The square was perhaps at its most beautiful first thing in the morning. At that time, without a soul in sight, it could have been my own private back garden. I liked to imagine it so.

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The first activity was usually the opening of the Tabac on the corner of the rue de l’Eglise and the square, at about 7am. White van man was usually the first customer. Locals come here for their papers, their cigarettes, but also their bread, despite the fact that there are two boulangeries within reach. Between 7 and 8am there is a steady traffic of locals, on foot, and parking their cars up on the kerb opposite, mostly blocking the narrow road round the square. It was great sport to watch the rubbish truck or the bread delivery van have to pass a parked car, with only millimetres to spare either side of the wing mirrors.



There are two cafes and a bar on the square, and we were happy customers of both cafes. We didn’t quite fit the usual clientele of the bar and if anything kept us awake in the wee hours it was more likely to be from the patrons or the entertainment there than from below us.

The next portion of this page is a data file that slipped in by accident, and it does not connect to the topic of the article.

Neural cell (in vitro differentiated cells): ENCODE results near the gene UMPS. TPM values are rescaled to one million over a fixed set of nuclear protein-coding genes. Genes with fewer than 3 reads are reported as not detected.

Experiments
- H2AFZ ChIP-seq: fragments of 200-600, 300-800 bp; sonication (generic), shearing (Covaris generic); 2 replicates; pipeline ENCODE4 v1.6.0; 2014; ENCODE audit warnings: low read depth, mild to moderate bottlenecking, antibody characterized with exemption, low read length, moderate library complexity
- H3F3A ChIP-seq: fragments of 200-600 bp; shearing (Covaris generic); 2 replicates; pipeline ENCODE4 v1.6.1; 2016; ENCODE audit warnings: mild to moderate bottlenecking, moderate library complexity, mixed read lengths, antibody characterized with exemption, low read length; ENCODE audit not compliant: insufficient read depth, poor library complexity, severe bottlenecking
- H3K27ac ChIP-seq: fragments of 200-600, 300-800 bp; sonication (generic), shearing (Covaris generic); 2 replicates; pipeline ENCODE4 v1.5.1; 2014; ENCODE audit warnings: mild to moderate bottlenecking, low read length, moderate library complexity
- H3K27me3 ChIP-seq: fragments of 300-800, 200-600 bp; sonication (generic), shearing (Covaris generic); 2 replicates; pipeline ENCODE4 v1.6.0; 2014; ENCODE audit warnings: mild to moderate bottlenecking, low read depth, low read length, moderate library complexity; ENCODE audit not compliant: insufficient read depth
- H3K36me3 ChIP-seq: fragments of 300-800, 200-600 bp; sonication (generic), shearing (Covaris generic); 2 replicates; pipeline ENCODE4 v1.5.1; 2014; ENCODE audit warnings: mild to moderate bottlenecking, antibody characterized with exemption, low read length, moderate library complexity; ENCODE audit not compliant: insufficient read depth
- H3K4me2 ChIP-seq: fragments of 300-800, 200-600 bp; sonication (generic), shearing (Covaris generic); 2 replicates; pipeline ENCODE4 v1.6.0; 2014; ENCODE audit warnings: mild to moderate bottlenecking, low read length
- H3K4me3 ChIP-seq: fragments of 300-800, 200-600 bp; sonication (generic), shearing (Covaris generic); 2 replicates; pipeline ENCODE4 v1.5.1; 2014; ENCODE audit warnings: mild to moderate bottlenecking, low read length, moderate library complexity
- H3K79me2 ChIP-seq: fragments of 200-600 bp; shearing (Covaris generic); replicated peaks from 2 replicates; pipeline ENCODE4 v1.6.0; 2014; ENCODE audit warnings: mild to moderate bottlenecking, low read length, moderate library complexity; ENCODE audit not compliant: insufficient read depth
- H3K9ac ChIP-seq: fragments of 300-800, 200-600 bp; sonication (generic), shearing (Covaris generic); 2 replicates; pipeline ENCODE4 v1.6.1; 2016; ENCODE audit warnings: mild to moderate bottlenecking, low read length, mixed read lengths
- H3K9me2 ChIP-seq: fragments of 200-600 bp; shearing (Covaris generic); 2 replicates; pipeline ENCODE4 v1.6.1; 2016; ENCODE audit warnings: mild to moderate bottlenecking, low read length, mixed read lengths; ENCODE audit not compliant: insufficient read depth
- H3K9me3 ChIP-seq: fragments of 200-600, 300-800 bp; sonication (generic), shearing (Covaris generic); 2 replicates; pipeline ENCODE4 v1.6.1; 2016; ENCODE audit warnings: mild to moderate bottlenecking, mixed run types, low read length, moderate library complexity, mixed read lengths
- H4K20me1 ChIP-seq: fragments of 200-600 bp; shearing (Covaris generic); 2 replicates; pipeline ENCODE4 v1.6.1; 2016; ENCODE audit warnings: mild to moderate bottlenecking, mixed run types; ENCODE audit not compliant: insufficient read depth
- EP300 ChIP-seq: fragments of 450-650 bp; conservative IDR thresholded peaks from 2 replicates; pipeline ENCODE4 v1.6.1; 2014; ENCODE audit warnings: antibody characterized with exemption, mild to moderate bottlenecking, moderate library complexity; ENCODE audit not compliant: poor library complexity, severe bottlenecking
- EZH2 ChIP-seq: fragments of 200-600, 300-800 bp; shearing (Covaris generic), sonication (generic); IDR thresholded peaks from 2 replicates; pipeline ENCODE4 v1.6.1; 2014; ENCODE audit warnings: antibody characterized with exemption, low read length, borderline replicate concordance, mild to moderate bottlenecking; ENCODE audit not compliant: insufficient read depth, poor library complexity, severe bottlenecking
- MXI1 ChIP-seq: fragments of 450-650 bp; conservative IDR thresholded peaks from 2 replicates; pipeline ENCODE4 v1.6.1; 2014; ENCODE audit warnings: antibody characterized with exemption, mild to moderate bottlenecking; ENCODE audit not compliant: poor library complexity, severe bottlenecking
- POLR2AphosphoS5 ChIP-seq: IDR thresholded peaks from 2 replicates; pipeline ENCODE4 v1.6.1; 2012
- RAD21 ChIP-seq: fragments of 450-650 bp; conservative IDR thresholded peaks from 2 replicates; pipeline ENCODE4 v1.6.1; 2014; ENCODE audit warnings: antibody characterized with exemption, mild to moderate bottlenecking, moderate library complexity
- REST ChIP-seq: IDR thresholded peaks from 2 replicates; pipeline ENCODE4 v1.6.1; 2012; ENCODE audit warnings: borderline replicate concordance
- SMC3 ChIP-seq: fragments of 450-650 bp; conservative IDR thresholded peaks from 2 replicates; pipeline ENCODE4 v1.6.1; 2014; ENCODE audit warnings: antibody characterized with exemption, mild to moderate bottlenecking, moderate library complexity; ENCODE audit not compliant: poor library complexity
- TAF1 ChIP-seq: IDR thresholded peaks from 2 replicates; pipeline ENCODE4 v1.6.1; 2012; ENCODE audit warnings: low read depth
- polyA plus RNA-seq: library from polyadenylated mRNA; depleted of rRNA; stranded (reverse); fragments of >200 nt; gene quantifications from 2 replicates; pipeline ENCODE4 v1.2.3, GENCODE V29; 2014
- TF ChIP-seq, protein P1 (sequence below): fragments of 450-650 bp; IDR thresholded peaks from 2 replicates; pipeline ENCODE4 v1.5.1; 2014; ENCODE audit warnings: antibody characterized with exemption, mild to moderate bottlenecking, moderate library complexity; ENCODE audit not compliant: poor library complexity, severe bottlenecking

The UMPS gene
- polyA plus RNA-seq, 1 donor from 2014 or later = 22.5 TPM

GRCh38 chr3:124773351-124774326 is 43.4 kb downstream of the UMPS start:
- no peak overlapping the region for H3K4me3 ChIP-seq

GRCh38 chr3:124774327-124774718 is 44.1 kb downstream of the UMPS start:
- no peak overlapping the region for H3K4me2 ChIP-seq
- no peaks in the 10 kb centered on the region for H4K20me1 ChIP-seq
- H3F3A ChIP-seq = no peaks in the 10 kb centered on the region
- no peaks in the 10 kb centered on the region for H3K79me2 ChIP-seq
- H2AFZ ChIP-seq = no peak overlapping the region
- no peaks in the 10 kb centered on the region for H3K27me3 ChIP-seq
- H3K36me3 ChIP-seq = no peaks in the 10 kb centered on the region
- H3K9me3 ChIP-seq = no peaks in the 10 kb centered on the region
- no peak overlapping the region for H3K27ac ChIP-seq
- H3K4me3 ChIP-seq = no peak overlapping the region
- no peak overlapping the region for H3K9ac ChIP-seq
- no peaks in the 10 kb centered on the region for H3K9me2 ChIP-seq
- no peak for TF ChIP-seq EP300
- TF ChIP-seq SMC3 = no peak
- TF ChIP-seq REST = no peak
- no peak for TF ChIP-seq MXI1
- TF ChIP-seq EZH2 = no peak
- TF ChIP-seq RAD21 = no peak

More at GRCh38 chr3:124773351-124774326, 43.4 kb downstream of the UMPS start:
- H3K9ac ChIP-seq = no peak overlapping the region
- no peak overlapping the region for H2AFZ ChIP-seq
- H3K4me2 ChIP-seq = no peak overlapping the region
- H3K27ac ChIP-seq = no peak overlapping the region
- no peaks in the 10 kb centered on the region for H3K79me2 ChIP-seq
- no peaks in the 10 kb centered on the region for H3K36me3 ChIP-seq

The Cafe du Fleuve, a great place to live above, with a friendly patron,and occasional live music. Good espressos.


Le Palace – a great spot on the river, with views of the castle and the old bridge, a congenial if slightly harassed patron, and great diabolos.


Le Glacier bar – we didn’t have occasion to go here, but they were a lively addition to the square, drawing a crowd for football games.

On market days on a Wednesday, the produce market set up every morning in the Place de la Republique. From our arrival in early spring, stallholders steadily increased until in the summer stalls spilled off down the side streets. We’d been worried that the setting up would start in the early hours and disturb our sleep, but we were often awake before the first producers arrived with their vans to offload in a well-established routine. It was great fun – and a good way to occupy the baby – to spend an hour or so watching them set up between 6.30 and 7.30am and the first customers arrive for the best deals. The square was never more vibrant than on market day, with people coming and going all morning.